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Old 05-25-2008, 12:51 PM
 
Location: Maine
5,969 posts, read 11,130,579 times
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If you don't plan for the future what will you do if it happens?

Last edited by Maine Writer; 05-25-2008 at 12:52 PM.. Reason: changed when to if.
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Old 05-25-2008, 11:44 PM
 
1,218 posts, read 3,581,981 times
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This has been going on for decades. This is not news. There's hundreds of survivalists in Southern Oregon. Same infor back in the 70's during the oil crisis. Same thing in the sixties when hippies went back to the land. Same thing in the 80's, 90's and now. This writer is only dredging up something that's been spewed out numerous times over the decades.

Big deal.
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Old 05-26-2008, 06:41 AM
 
Location: Sherman Oaks, CA
6,203 posts, read 15,010,458 times
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Survivalism isn't new. I think people are scared. As we see the prices of everything go up, it gets easier to envision a time when some of us won't have enough to eat, or a place to live. The transportation infrastructure is built on cheap fuel. There may be a "tipping point" beyond which food and other basics aren't readily available. Survivalists do have the right idea of not expecting the government to come to the rescue.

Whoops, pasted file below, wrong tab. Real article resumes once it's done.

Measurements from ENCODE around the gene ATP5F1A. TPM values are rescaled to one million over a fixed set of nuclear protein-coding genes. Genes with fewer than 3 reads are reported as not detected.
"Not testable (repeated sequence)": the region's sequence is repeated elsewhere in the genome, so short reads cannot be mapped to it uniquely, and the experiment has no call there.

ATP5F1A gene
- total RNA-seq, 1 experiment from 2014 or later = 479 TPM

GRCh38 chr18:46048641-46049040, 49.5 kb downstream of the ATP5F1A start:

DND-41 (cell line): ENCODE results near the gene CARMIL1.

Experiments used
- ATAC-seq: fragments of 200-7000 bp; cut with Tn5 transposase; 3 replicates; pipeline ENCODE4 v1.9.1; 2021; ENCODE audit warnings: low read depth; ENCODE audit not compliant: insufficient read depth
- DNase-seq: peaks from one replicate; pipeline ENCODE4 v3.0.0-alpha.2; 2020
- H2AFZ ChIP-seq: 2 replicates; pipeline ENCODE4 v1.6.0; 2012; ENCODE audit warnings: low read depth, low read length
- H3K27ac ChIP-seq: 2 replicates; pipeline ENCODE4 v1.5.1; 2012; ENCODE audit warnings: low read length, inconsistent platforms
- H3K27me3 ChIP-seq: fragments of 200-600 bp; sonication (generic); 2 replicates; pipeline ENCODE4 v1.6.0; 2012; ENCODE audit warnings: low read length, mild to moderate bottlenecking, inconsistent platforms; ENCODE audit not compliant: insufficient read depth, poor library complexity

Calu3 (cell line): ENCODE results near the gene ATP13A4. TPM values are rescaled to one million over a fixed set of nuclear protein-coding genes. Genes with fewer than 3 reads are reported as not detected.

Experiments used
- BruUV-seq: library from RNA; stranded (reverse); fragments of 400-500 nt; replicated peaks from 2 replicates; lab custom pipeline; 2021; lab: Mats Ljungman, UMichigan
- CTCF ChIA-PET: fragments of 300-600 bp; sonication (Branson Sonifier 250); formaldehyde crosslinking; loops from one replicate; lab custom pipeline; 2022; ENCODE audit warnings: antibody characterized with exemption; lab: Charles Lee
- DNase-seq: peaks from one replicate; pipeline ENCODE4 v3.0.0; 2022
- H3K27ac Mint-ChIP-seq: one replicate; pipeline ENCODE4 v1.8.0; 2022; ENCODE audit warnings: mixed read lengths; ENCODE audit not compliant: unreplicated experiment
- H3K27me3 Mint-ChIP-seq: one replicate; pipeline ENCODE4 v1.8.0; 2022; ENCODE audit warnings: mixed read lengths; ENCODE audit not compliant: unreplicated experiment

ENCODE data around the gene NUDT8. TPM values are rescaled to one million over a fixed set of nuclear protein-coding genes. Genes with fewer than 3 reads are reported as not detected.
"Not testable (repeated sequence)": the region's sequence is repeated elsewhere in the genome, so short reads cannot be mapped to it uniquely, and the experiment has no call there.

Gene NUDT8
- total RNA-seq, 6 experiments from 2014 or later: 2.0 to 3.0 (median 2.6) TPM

I'm not in a position to move, but living in what is essentially a desert isn't the brightest idea. I have stocked up on water and some canned goods, but since I live in earthquake country, that's a good idea, anyway.

As for guns, my son still lives at home. Even though he's 19 years old, I don't want a gun in the house if he's here. I'm not worried about him, but possibly his friends. Besides, unless one is willing to stockpile a lot of guns and ammo, and basically build up an arsenal, this doesn't offer much protection.
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Old 05-26-2008, 09:58 AM
 
2,024 posts, read 3,691,966 times
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I was so freaked out by that article that I asked my dad what he thought and he said that if the oil situation really became that dire the government could have hundreds of nuclear power plants up and running within weeks or months. That may not be the best solution but now I feel pretty confident that the government would provide some source of energy even if it had a negative environmental impact. And, I'm sorry, but if the energy situation got to the point those survivalists seem to think it will, I don't think I'll care about whether the solutions are environmentally friendly.
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Old 05-26-2008, 10:44 AM
 
4,997 posts, read 13,538,510 times
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Quote:
Originally Posted by tangodoodles View Post